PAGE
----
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University of Toronto St. George
Political Science
Lawrence Leduc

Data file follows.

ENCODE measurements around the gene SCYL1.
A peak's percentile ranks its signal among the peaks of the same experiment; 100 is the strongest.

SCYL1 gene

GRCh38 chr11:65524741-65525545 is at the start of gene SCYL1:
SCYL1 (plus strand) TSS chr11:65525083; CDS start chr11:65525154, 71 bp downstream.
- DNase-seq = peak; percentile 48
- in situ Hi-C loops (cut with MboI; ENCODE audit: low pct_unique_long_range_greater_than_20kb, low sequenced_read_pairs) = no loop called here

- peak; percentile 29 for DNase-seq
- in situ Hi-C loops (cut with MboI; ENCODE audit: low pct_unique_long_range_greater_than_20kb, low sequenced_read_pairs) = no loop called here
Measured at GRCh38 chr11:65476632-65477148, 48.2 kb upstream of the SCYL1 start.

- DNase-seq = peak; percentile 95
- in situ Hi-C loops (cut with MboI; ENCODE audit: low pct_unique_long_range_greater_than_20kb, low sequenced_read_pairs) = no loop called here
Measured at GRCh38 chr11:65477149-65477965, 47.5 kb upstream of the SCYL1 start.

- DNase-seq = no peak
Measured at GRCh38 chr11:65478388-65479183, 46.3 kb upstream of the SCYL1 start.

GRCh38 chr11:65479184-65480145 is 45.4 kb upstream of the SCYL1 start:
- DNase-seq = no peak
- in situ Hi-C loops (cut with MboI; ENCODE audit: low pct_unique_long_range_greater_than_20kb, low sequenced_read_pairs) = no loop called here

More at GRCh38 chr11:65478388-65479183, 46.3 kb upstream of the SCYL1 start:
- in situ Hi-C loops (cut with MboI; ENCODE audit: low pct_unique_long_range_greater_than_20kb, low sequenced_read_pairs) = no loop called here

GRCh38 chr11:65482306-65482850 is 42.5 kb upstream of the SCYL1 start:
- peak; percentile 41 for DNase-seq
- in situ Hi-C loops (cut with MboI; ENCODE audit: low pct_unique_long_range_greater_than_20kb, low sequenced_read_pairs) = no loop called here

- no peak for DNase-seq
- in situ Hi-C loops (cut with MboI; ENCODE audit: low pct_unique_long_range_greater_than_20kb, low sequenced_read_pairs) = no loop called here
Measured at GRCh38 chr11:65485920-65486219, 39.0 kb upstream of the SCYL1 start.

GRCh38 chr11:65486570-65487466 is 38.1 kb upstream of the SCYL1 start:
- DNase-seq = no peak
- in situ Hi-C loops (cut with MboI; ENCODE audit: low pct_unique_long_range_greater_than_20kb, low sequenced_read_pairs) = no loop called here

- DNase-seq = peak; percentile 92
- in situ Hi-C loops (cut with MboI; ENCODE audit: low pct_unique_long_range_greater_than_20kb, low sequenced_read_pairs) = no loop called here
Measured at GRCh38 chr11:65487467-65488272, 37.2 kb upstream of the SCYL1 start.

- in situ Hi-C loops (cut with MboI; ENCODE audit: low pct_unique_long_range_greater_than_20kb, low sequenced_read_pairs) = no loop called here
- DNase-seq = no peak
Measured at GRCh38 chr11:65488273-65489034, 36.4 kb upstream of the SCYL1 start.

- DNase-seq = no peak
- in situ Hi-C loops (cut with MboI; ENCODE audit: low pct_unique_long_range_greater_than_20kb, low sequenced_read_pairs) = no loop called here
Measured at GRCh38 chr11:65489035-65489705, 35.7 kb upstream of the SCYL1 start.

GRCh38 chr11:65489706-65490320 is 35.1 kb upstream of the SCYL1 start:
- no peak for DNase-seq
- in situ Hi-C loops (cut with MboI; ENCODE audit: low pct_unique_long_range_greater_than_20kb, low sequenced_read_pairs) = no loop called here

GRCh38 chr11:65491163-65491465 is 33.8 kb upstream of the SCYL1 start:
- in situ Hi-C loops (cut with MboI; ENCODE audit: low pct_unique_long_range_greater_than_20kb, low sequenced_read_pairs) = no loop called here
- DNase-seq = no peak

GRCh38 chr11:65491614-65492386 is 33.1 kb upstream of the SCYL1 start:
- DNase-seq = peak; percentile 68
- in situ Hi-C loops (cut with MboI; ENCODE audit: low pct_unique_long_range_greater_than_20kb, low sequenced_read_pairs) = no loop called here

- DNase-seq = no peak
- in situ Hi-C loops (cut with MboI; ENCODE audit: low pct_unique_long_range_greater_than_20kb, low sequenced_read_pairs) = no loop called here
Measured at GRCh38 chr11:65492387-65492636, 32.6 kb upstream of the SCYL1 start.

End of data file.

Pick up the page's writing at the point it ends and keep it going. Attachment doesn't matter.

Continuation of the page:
1 POL 344 Study Notes  the imperial Presidency: term coined by Arthur Schlesinger on 1979 to describe the presidency and how presidents have used the ambiguity of section 1 of the Constitution to expanded the prerogative of the office; includes the roles of Chief Administrator, Commander in Chief, Chief Diplomat, Chief Legislator, and Chief Magistrate (Pika and Maltese 16-20)  Presidential character  Battleground states: (also known as a swing or purple state) a state in which no single candidate or party has overwhelming support in securing that state's Electoral College votes. These states are major targets of both political parties in Presidential Elections as these states are a great opportunity to gain electoral votes; in 2012 these were: Ohio, Wisconsin, Florida, Virginia , New Hamsphire  Ben Bernanke: American economist and chairman of the Federal Reserve (US central bank); has overseen the FR's response to the 2008 financial crisis; appointed by George W. Bush, re-nominate by Obama; along with Treasury Secretary Paulson devised a plan to restore confidence in the banking industry by buying up distressed assets (those based on mortgages that were going into default); worked with Obama admin to propose reforms in March 2009 to create a single regulator responsible to oversee large companies with the potential to damage the economic system (Dodd-Frank bill)  Red states: states that vote predominantly for the Republican Party; term entered popular usage during the 2000 election  Homeland Security: an umbrella term for security efforts to protect states against terrorist activities; concerted national effort to prevent terrorist attacks within the US reduce America's vulnerability to terrorism, and minimize the damage and recover from attacks that do occur  Balancing the ticket: when a candidate chooses a running mate, usually of the same party, with the goal of bringing more widespread appeal to the campaign (ie VP); in elections that are expected to be close, great concern is placed on a running mate's ability to appeal to voters in key states with critical numbers of votes in the Electoral College  Dealignment: a trend whereby a large portion of the electorate abandons its previous partisan affiliation, without developing a new one to replace it (vs realignment); loyalties to traditional parties breaking down, speculated to be happening in the 2000 election b/c it was the third election in a row where the winner failed to win a clear majority o the popular vote  Citizens United: January 2010 Supreme Court decision (Citizens United v. Federal Elections Commission); court ruled that corporations have the same rights as individuals regarding political speech; declared decades of legislative restrictions on the role of corporations on campaigns to be unconstitutional; GOP saw this as a defence of free speech, Democrats generally saw it as giving a "green light to a new stampede of special 2 interest money"; this decision led to a surge in independent spending in 2010 midterms by approx five times what it was in 2006 midterms, overwhelmingly this money went to GOP candidates;  Executive order: have no explicit Constitutional basis, however Presidents use them following Teddy Roosevelt's "stewardship" theory of executive power which holds that Article 2 confers on them inherent power to take whatever actions they deem necessary in the national interest unless prohibited by the Constitution or by law; executive orders have been a primary means of exercising that power, they are "presidential edicts, legal instruments that create or modify laws, procedures, and policy by fiat," and have helped push "the boundaries of presidential power by taking advantage of gaps in constitutional and statutory language that allow them to fill power vacuums and gain control of emerging capabilities."; they can and have also been used to guide foreign policy; democrats use them more than republicans; and they are used more often at the end of a President's term, when his support is low; more are issued when the President's party is in the majority  Mid-term elections: every seat in the House of Representatives is up for elections at this point as well as 33 or 34 of the seats in the Senate; as well 34 of 50 states elect their governors; many other local elections can be held at the same time  Harry Reid: senior US senator from Nevada, democratic, Senate Majority Leader since January 2007; used to be a member of the House of Representatives for Nevada; member of Mormon church  Open primaries: open primaries allow all voters to take part, they can cast their votes on a ballot for any party; the party may require them to express their support of the part and pay a small fee; can lead to "raiding"  Newt Gingrich: 58th Speaker of the house from 1995-99; ran for Republican nominee for President in 2012; played a big role in ending the 40 year long majority of the democrats in the house  Obamacare: (Patient Protection and Affordable Care Act); became law March of 2010; biggest overhaul of US healthcare system since Medicare and Medicaid in 1965; aimed at decreasing the number of uninsured Americans and reducing the overall costs of health care; uses mandates, subsidies and tax credits to increase the coverage rate; additional reforms are aimed at improving healthcare outcomes and streamlining the delivery of health care. It requires insurance companies to cover all applicants and offer the same rates regardless of pre-existing conditions or gender  Joint chiefs: body of senior uniformed leaders in the US Dept. of Defense who advise the Sec of Defense, the Homeland Security Council and the National Security Council as well as the President on military matters; they do not have operational command authority  New Deal: series of economic programs enacted in the US between 1933 and 1936; involved presidential executive orders or laws passed by Congress during the first term of 3 FDR; they were in response to the Great Depression, focussed on Relief, Recovery and Reform; led to political realignment, making the Democrats the majority and coalitions of Democrats (controlled the Presidency) and liberal Republicans (New Deal coalition) vs the Conservative Coalition which controlled congress from 1937-63 by and large  Senate confirmation: "advice and consent" is a power of the Senate to be consulted on and approve treaties signed and appointments made by the President to public positions, including Cabinet, secretaries, federal judges, and ambassadors; comes from Article 2, section 2, paragraph 2; a majority of Senators must vote to confirm appointments  47%: of Americans who pay no income tax and are dependent upon the government, believe they are victims and that the government has a responsibility to care for them, they will vote for Obama no matter what, believe they are entitled; says he doesn't need to worry about them, just the 5-10% who are independents  Cabinet level: part of the executive branch; they administer their respective segments of the executive branch and are responsible for advising the President on areas within their purview; appointed and serve at the President's please and therefore are strongly subordinate to him; usually are members of the same party but not always; have to be confirmed by the Senate;  Super Tuesday: the Tuesday in March or February of a presidential election year when the greatest number of states hold primary elections; candidates seeking to become President must do well on this day to secure their party's nomination; they are typically held in a large number of states from geographically and socially diverse regions of the country and therefore represent a test of a presidential candidates electability; the states in super Tuesday change from year to year; 2008 it involved 24 states; 2012, 10 states (all republican;  Retrospective voting: voting based on the previous accomplishments of a President's time in office; can also be based on the party, but not sure if the correlation is as strong  John Boehner: 61st and current Speaker of the House of Representatives; Rep from Ohio; has also been house minority and house majority leader; second in line to the presidency; has been fighting with tea party supported Reps within his own party who don't want him to negotiate with Obama (ie forced him to walk away from negotiations over raising the debt ceiling)  Roe v. Wade: 1973 abortion rights decision; George W. Bush sought to make a constitutional amendment to outlaw abortion so that Roe v. Wade would be overturned ; decided that Women have right to privacy including their own body but state also has interest to protecting prenatal life and women's health and these interests become stronger over time; decided cannot abort if the baby could live outside the mother's womb "viability"; still a hot issue in US politics  Simpson-Bowles: National Commission on Fiscal Responsibility and Reform; created in 2010 by Barack Obama to identify "policies to improve the fiscal situation in the medium term and to achieve fiscal sustainability over the long run; co-chairs are Alan 4 Simpson and Erskine Bowles; released their report on Dec 1, 2010, but the blueprint did not have the votes to send it to congress; praised for putting debt on a downward path, critiqued for cutting entitlement and safety net programs like Social Security and Medicare  Power to persuade: see Question 1  Karl Rove: American political consultant and policy advisor; was Senior Advisor and Deputy Chief of Staff during the Bush Jr. Admin until 2007; has also been a political analyst for Fox News, Newsweek and the Wall Street Journal; helped Bush get elected in Texas  Fiscal cliff: refers to the economic effects that could result due to tax increases, spending cuts and a corresponding reduction in the US budget deficit beginning in 2013 if the laws aren't changed by the end of 2012; deficit is supposed to be reduced by half starting in 2012; this sharp decrease in the deficit in such a short time is what is known as the fiscal cliff; the Congressional Budget Office estimates that this sudden reduction will probably lead to a recession in early 2013; Bush era tax cuts will expire and so will planned spending cuts under the Budget Control Act of 2011; spending for defense, federal agencies and cabinet departments would be cut  Chris Christie: Republican Governor of New Jersey, elected Nov 2009; seen as potential Republican nominee for 2016  Appropriations: the legislative designation of money for particular uses, in the context of a budget of spending bill; bills for appropriating funds must be originate in the House of Representatives but can be amended in the Senate  Reagan Democrats: traditionally democratic voters (esp white working class Northerners) who defected from their party to support Regan in both 1980 and 84; also refers to the smaller number of Democrats who voted for Bush Sr in 1988; can also describe more conservative Democrats (at least in terms of national security and immigration); also refers to how much sway Regan had over the Dem maj house during his presidency  Iowa caucus: an electoral event in which residents of the state of Iowa meet in precinct caucuses in all of Iowa's 1774 precincts and elect delegates to the corresponding county conventions, of which there are 99; these county conventions then select delegates for both Iowa's Congressional District Convention and the State Convention which eventually choose the delegates for the presidential nominating conventions; they are the first major electoral event of the nominating process for President since 1972, therefore they receive a lot of media attention; even though only about 1% of the nation's delegates are chosen by the Iowa State Convention, they serve as an early indicator for which candidates may win their party's nomination and which could drop out  Ticket splitting: when a voter chooses candidates from different political parties on the same ballot when multiple offices are being decided by a single election; this could also refer to when a voter prefers one candidate and yet vote for another because they have a 5 better chance of winning than the first candidate over other candidates whom the voter does not like  Super PACs: cannot contribute to campaigns or parties but may engage in unlimited political spending independently of the campaigns, also unlike traditional PACs they can raise funds from individuals, corporations, unions and other groups without any legal limit on donation size; they were made possible because of Citizens United v. Federal Election Commission decision as well as Speechnow.org v. FEC; they arose in 2012; they cannot coordinate directly with candidates or political parties; played a major role in 2012 spending a ton of money; most of their money comes from individual donations, not corporations  Gun lobby  Permanent campaign: poli sci theory, that states "governing with public approval requires a continuing political campaign"; based on computer driven polling and the media, replaces the old patronage style and party organization; The frenzied, headline- grabbing atmosphere of presidential campaigns is carried over into the office itself, thus creating a permanent campaign that limits the ability of policies to deviate from the perceived will of the people, hence, intensive polling; Blumenthal says that government has been remade into "an instrument designed to sustain an elected official's popularity"; problem with it is that its adversarial, while governing should be collaborative; 1. Would you say that the President of the United States is more or less powerful than a prime minister in a parliamentary system? Why? [PM 1] a. "Presidential power is the power to persuade" Richard Neustadt b. It was not expected to become America's central political institution by the nation's founders; very vague description in the constitution, however these powers have expanded; strength of the exec was a point of contention, fear of tyranny vs frustration with strong legislatives and small vs large states (with small states wanting power to be more evenly distributed) ; small states wanted a weaker union and weaker President b/c wanted to hold onto their own power; big states wanted a strong central government because they figured they could dominate it; this problem was solved by giving President certain powers and Congress others, and making the president directly elected; pres given few powers directly, though his role as "commander in chief" allows for the expansion of this; c. Lincoln and the Civil war and his reliance on his role of commander in chief were a watershed event along with FDR presidency as he had a strong majority elected 4 times that allowed him lots of time to expand the role of the exec to deal with the extenuating circumstances of the Great Depression d. Constitutional theory: (ie William Taft) argue that Pres. power is strictly limited, have only the powers enumerated in the constitution or granted by Congress; 6 e. Stewardship theory: Pres can do anything not explicitly forbidden by constitution or Congress f. Prerogative theory: most expansive, power to act according to discretion for the public good, without the prescription of the law and sometimes even against it; can do anything not forbidden, and can do things that are forbidden when the national interest is at risk (ie Lincoln at the outside of the civil war, when he unilaterally authorized a number of actions ie calling militia and blockading southern ports); Lincoln said this was necessary due to military necessity; Nixon tried to use the same justification; Bush Jr. Tried to exercise similar powers g. Presidents have come to use executive agreements in place of treaties, don't require senate ratification; have to submit a budget, which allows the president to shape legislative agenda; "preserve, protect and defend the Constitution... and take care that the laws be faithfully executed" Pres have used this clause to justify signing statements, where they clarify vague parts of a bill or explain how they feel it should be put into action; h. Modern presidents as Greenstein argues have four features :1) pres is to develop a legislative program and persuade Congress to enact it, 2) presidents regularly engage in direct policymaking through actions not requiring congressional approval, 3) presidential office has become an extensive bureaucracy designed to enable presidents to undertake the first two points, and 4) presidents have come to symbolize the nation and to personify its government to such an extent that public holds them responsible for its condition and closely monitors their performance through intensive media coverage" (PM 21) i. "In no other public office do the personality, character, and political style of the incumbent make as much difference as they do in the presidency" (PM 31); pres heavily influenced by the political structure (Congress, exec branch, courts) political parties, interest groups, society at large, mass media or just extenuating circumstances; they are usually forced to govern by political manoeuvring, by trying to persuade the many participants in the political process (ie DNC believe O's health care bill would not have passed if it hadn't been for his use of his grassroots network OFA to get people interested, involved and writing their politicians) j. Presidents are major actors in the policymaking process, the positions they adopt elicit support or opposition, and their overall performance in office becomes the object of citizens' evaluations (PM3) k. More of a mythology around the presidency l. Use public appeals to bargain with congress, ties into the permanent campaign (PM109) 2. Which American presidents are generally considered to have been among the most successful? What are some factors that led to their success? [PM3-4] 7 a. Lincoln, Washington, Roosevelt, Jefferson are in the top five in almost every poll; also FDR does well and Teddy Roosevelt; b. Professionals judge this based on who gets more done, short term and long term; how well they can communicate with the public; organizational capacity to rally colleagues; structure activities; political skill insofar as it is linked to a vision of public policy; cognitive style in processing information; and emotional intelligence, managing ones own emotions for constructive purposes; c. Obviously Lincoln managed to keep the country together; Washington led the Revolution; d. Teddy Roosevelt: n 1901, President William McKinley was assassinated and Roosevelt became President at the age of 42; he remains the youngest president.[5] Roosevelt attempted to move the Republican Party (GOP) toward Progressivism, including trust busting and increased regulation of businesses. In 1904 Roosevelt was elected to a full term of his own, becoming the first person elevated from the Vice-Presidency to do so,[6] as well as winning the largest percentage of the popular vote since the uncontested election of 1820. Roosevelt coined the phrase "Square Deal" to describe his domestic agenda, emphasizing that the average citizen would get a fair share under his policies. As an outdoorsman and naturalist, he promoted the conservation movement. On the world stage, Roosevelt's policies were characterized by his slogan, "Speak softly and carry a big stick". Roosevelt was the force behind the completion of the Panama Canal; sent the Great White Fleet on a world tour to demonstrate American power; and negotiated an end to the Russo-Japanese War, for which he won the Nobel Peace Prize.[7] e. FDR sucessfully implemented the New Deal and brought America out of the depression f. Jefferson: Elected president in what Jefferson called the Revolution of 1800, he oversaw the purchase of the vast Louisiana Territory from France (1803), and sent the Lewis and Clark Expedition (1804–1806) to explore the new west. His second term was beset with troubles at home, such as the failed treason trial of his former Vice President Aaron Burr. With escalating trouble with Britain who was challenging American neutrality and threatening shipping at sea, he tried economic warfare with his embargo laws which only damaged American trade. In 1807, President Jefferson signed into law a bill that banned the importation of slaves into the United States. In scholarly surveys Jefferson remains rated as one of the greatest U.S. presidents, though since the late-twentieth century, he has been increasingly criticized by many historians, often on the issue of slavery. [3][4]; also the benefit of being a founding father and founding the Democratic- Republican Party; 8 g. Jefferson, Washington, and both Roosevelts were all from the "upper-upper class" while Lincoln was middle class"; no upper class Presidents are seen as failures; (maybe b/c of emphasis on doing a job better vs getting a better job); experience is not a guarantee of success, as those in the bottom ten actually had more experience before going into office h. President's standing with the general public influences how other governmental and non-governmental personal act towards them; except Clinton(PM3) i. Generally approval for a president decays after his first few months in office, bottoming out in month 13; rely a fair bit on public support for policy success therefore its best to "hit the ground running"; most successful presidents have achieved much in their first 100 days (PM 103) 3. In what sense is it appropriate to think of the President as the leader of a political party? What problems (if any) do you see in this characterization? [PM2-3, AAR7- 9, Milkis et al] a. The American people want a president who will rise above the partisan frey, parties, however, do not - "New American Party System", in which both domestic and foreign policy have become extremely polarized and partisan; parties have grown stronger; presidency itself has also become more partisan; modern Republican presidents have strengthened their party by raising funds, grassroots orgs, candidate recruitment and organizational capacity; Reagan and Bush especially tried to expand the base of their party and really worked with it; president's role as party leader has been layered atop his role as non-partisan leader; president now has to deal with these conflicting roles; Obama is the first to really have to do this, he has tried to join partisan and post-partisan appeals together in his speeches, he speaks of trying to overcome the party divisions, using methods that are ground in the wisdom of the people, but then he criticizes Republican theories that the wealthy should get more and that it would "trickle down", and criticized the Bush administration quite strongly; he then puts forth a very democratic agenda; says the economic and social problems are due to Bush's failed ideologies; frequently refers to Republican obstructionism; portrays GOP as standing with the wealthy against the rest; he has sought republican support for the things he wants to pass, but because they are democratic in nature he has had to rely on the democrats to get them passed; trying to reconcile both his roles has meant Obama has played heavy political prices (ie losing a large number of seats in the 2010 midterms) (Milkis et al) b. 4. Primaries play an important and unique role in American politics. Have they always been as important in American national politics as they are today? What conclusions about the role of the primaries in American party politics can be drawn 9 from the 2012 contests? Why was the "road to Tampa? So long? [Pios, AAR1, Shribman] a. After 1972 the process of selecting parties leaders was turned over to the people, after debates over who should have more say, party leaders, people or both equal; then they realized they had gone too far and came up with super delegates; used as a barometer of how well a candidate could do, ie watched Romney's performance in S.C. because he wasn't expected to do well there; the Democrats eliminated winner take all primaries in 2008, therefore they are now awarded proportionally, this drags out the primaries for much longer, as the second place person can get almost as many delegate as the first; (Pios) b. In 2012 it looked like the other candidates made Romney pull to the right; but he was not expected to stay there; this tarnished him (ie the issue of his tax returns which was brought up in the primaries and hasn't gone away)(Pios) c. Were six candidates who held the lead at some point during the 2012 Republican primaries; d. Primaries make parties more permeable 5. Why is the U.S. President chosen by an electoral college instead of directly by the voters? What are some of the criticisms of this system? What were some of the implications for the conduct and outcome of the 2012 election? [PM2, AAR2,3,9] a. Only Maine and Nebraska do not follow winner take all, makes them less important b. Contested issue at the Philly convention; fight over a) election by Congress or b) independent and direct election; a) was more favourable for small states (have more control) and would keep the president as weak as possible; b) strong President, favoured by Hamilton; framers distrusted democracy, not just executive powers and therefore wanted limited franchise; the result was a compromise -> separate body: The Electoral College, whose job was to elect the President; no one liked it; both saw it as a partial victory, no one thought it would work; states get the same number of electors as they have members of the house and senate combined; c. Could get those with less nationwide appeal (don't need to appeal to whole country if system is different); if it was popular vote alone the big states would matter even more; state gov's seem to be favoured for Presidency, they come out of nowhere but already have enough support in their state that they can do well; battleground states are the only ones that matter, because they can swing the election, just need narrow victories in key states to win the election; ie Obama is not going to spend a lot of time in California, because he already knows he'll win it; it also exaggerates perceived margins of victory; they also don't go to states that aren't considered winnable because there is no point (PM2) 10 d. Obama got 332 electoral college seats (far more than the 270 needed for a majority), but only about 50% of the popular vote; therefore looks like a larger mandate than it is; (2000 election Bush lost popular vote but still won electoral college) 6. Examine your Leon County ballot from the 2008 U.S. election. What does it tell you about the structure of the American electoral system? Would the ballots used in the same election in other states be similar or dissimilar? How might some of the items which appear on various state ballots affect the outcome of presidential election? [PM3, AAR2, Holbrook] a. There is no national electoral system in the USA; Constitution allows for the states to chose who is eligible to vote, there are some similarities; the states then leave it up to local authorities, meaning the ballots can vary greatly from county to county; b. There are often disputes over ballots like what happened in the Bush 2000 election, but this was noticed because it actually affected the outcome of the election; ballots stand unless successfully challenged in court; c. Sometimes you can vote a straight party ticket ballot "ie all Republican candidates" this allows during Presidential election years for the President to carry people to power with him; d. If there are high profile referendums on the ballot (ie regarding gay marriage or legalization of marijuana) it brings out voters from a certain demographic: ie people who feel strongly in opposition to gay marriage are going to come out when its on the ballot and vote against it and vote GOP, whereas as many Dem's probably don't feel quite as strongly and therefore may not turn out to vote; ie Leon County ballot 7. How important, in your view, were the televised Presidential debates in this election? What elements of Romney's or Obama's electoral strategies did they reveal? How did they compare with previous televised presidential debates in this regard? [PM 3, AAR2, Holbrook] a. By 1980' it was argued that "going public" was key to presidential success; this meant issuing campaign like appeals to citizens for their support instead of bargaining with other elites, especially using television (PM3) b. Both parties have learned to lower expectations before debates to allow their candidates to outperform expectations, they also rehearse them ahead of time, these things make them less important because are less of a "wild card"; generally debates aren't great for incumbents, this is good for Romney as his campaign was faltering before the debates; incumbents can only ever lose, c. The debates revealed that Romney was actually eventually going to swing back to the middle; and that he remembered he was Governor at one point; (binders full of women) the first one certainly seems to have given Romney a bump in the polls 11 as Obama was not prepared; however I think the later ones allowed Obama to defend his policies well and call Romney out on his lying (ie oil drilling); (esp the VP debate); they didnt really reveal anything revolutionary d. They both really stuck to their key talking points; no revolutionary new information; e. Helps the least engaged citizens to develop an impression of the candidates; can sometimes make young candidates look foolish and inexperienced 8. Why are domestic political issues such as health care and social security debate in such different terms in the United States than in Canada? Or are they? Why did Clinton's health care reform plan fail while Obama's succeeded? [PM8, Hacker, Hanson] a. Clinton's health care reform bill failed because he created it in entirety and then gave it to congress to pass, whereas Obama allowed them to work with it and collaborate to make something that worked better for them and gave them a greater stake in it 9. Do recent elections (including 2012) confirm the idea that they American electorate has become more "candidate centered"? If so, is this a cause or an effect of the decline of political parties in the U.S.? What are some of the implications of such a decline, if it has in fact occurred? [PM3, AAR8, Milkis et al] a. The US president is the symbol of the nation; personification of government, capable of inspiring loyalty; symbolize national unity (PM3) b. President is venerated, ie state of the union, standing ovation; (PM 97) c. Since Harry Truman the Pres has had a staff assigned as liaison with their